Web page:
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Justin Thomas hit a cold shank. Then he won the PGA Championship.

justin thomas pga shank

Before Justin Thomas won the PGA Championship, before he found himself in an improbable playoff, before he’d even fully vaulted into contention, he did something else.

He hit a cold, ugly shank off the tee on the par-3 6th.

There Thomas was, on the 6th tee, staring down a slowly shrinking seven-shot deficit and in dire need of a major championship-winning spark.

The 218-yard 6th was a good place to do it. All week, Southern Hills’ beefy par-3s were some of the highest-scoring holes on the course. If you were a player like Thomas looking to make up strokes on a Sunday, the “short holes” weren’t a terrible place to start.

Thomas pulled his club, surveyed his shot, and made a hard, confident swing. The club was on the ground before he even reached his follow-through.

The damage, according to Shotlink, was severe: a 108-yard shank to a part of the course that wasn’t even mapped.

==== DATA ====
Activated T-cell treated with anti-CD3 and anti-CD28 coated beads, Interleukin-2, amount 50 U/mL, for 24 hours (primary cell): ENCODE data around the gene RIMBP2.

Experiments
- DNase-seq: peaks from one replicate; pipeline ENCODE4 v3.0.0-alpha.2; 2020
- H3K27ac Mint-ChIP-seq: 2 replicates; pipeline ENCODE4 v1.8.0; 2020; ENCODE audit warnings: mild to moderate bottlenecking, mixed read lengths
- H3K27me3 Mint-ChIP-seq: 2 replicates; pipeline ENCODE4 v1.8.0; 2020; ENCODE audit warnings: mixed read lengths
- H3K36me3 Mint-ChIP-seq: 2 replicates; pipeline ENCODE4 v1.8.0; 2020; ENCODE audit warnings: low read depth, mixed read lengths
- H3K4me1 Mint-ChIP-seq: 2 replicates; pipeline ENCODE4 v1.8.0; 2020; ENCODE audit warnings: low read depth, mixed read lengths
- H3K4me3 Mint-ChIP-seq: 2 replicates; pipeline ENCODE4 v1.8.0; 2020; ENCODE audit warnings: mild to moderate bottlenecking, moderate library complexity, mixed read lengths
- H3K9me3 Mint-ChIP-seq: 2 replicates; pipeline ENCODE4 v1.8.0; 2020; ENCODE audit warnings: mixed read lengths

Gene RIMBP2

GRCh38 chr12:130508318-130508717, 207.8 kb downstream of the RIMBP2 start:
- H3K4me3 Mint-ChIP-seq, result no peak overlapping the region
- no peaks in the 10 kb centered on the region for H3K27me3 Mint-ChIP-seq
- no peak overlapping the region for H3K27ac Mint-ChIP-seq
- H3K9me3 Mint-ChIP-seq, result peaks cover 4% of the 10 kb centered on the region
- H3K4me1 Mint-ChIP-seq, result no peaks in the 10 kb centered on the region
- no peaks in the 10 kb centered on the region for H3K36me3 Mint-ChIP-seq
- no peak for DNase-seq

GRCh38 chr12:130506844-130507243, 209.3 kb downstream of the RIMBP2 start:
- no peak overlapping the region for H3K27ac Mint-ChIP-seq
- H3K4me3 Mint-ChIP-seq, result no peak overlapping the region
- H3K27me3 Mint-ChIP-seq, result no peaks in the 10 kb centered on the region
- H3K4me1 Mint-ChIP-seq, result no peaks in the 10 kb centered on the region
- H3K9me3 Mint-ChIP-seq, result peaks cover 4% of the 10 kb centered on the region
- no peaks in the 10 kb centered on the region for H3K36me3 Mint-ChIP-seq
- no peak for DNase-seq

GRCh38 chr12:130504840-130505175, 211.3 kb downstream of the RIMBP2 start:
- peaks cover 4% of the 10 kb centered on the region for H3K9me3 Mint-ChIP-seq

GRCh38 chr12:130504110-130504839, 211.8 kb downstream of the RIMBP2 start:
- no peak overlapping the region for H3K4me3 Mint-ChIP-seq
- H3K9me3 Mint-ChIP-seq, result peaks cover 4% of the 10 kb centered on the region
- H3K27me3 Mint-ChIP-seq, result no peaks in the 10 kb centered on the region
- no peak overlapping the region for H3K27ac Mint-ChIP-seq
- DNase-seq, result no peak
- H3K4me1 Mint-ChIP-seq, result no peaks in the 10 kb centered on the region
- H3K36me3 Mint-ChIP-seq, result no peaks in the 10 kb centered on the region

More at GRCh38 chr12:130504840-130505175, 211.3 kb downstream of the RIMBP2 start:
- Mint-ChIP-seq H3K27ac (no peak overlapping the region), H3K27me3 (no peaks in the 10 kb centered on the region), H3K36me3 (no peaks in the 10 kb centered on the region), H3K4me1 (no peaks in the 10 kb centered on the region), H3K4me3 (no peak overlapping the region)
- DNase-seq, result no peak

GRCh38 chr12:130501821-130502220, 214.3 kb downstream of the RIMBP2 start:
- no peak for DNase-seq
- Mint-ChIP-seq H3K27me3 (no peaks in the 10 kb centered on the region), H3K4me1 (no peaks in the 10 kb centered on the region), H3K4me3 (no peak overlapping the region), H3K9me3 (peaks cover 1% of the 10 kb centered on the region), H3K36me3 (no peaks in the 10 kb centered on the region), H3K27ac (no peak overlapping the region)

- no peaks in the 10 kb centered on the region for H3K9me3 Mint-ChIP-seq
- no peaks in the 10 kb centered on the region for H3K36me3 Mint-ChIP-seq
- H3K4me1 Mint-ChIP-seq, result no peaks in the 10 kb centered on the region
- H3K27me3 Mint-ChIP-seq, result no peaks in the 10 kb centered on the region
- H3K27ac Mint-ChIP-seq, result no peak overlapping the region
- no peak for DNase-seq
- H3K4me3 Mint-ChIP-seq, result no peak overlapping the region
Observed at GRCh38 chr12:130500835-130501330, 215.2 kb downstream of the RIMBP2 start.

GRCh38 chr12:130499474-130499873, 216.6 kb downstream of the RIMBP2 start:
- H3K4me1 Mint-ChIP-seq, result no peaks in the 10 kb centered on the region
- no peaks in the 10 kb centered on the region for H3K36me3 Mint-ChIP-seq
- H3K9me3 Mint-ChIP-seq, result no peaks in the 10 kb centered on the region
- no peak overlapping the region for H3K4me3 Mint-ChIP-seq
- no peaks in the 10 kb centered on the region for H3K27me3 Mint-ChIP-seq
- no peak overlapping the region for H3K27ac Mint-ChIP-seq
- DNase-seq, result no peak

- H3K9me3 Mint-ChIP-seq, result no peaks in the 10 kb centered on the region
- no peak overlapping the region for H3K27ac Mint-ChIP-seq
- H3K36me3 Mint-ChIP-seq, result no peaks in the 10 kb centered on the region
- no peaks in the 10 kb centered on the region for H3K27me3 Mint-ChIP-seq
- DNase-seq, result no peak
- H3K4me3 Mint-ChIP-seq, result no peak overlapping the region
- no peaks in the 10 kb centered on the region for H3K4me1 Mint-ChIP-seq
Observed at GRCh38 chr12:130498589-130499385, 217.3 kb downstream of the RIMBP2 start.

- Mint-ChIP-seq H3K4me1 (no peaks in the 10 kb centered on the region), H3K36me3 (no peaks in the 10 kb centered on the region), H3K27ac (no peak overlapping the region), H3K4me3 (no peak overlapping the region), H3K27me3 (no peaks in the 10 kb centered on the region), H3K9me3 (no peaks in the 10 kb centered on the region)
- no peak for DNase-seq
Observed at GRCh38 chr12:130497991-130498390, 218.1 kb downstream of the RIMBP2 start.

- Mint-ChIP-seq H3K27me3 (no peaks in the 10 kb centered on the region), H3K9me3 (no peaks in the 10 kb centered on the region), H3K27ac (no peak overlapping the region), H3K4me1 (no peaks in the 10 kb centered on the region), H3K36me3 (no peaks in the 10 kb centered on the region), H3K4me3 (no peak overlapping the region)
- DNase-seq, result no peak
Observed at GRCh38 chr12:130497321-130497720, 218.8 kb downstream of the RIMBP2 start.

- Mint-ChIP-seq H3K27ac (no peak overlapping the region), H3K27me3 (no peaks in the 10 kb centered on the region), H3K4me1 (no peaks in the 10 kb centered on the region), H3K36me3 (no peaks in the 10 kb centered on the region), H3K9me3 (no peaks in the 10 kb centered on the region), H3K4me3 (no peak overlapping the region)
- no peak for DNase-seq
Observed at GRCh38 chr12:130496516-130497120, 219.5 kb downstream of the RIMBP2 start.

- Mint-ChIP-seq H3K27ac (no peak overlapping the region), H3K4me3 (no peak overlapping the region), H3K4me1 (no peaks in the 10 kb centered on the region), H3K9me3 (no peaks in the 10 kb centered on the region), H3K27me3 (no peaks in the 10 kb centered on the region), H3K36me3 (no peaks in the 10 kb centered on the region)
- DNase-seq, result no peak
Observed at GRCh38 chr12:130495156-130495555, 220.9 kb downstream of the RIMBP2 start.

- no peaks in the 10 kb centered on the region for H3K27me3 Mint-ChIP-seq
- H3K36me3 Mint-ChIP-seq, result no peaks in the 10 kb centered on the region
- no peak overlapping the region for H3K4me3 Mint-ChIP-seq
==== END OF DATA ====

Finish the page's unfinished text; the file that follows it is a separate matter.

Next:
It was the sort of swing that only seems to come when things are going terribly wrong. But for Thomas, it shortly preceded one of the greatest moments of his career.

Hours after the shank — and ensuing bogey — Thomas tapped-in for par to win the Wanamaker Trophy, his second PGA Championship victory and second-career major win.

In the aftermath of his victory, Thomas’ mind was stuck on a truly remarkable career achievement. Not the major championship … but the major miss.

“I don’t know, it was a bizarre day. I definitely crossed one off the list,” Thomas said wistfully. “I’ve never won a tournament before shanking a ball on Sunday.”

Ever the good sport, Thomas couldn’t help but acknowledge the miss for the millions of CBS viewers who’d tuned into the tournament only to see him win.

“It was the best bogey I’d ever made in my life, that’s for sure,” he said.

Of course, the swing on No. 6 is much easier to stomach in the postscript of a career-defining win than in the doldrums of a gut-wrenching loss. Still, Thomas’ response speaks volumes about him as a competitor. In the seconds following a dramatic victory, his mind was trained on the day’s worst swing.

Ultimately, Thomas leaves with a victory, and one hopes, not a new habit.

“So that was a first, and, man, would I really like it to be a last,” Thomas said.

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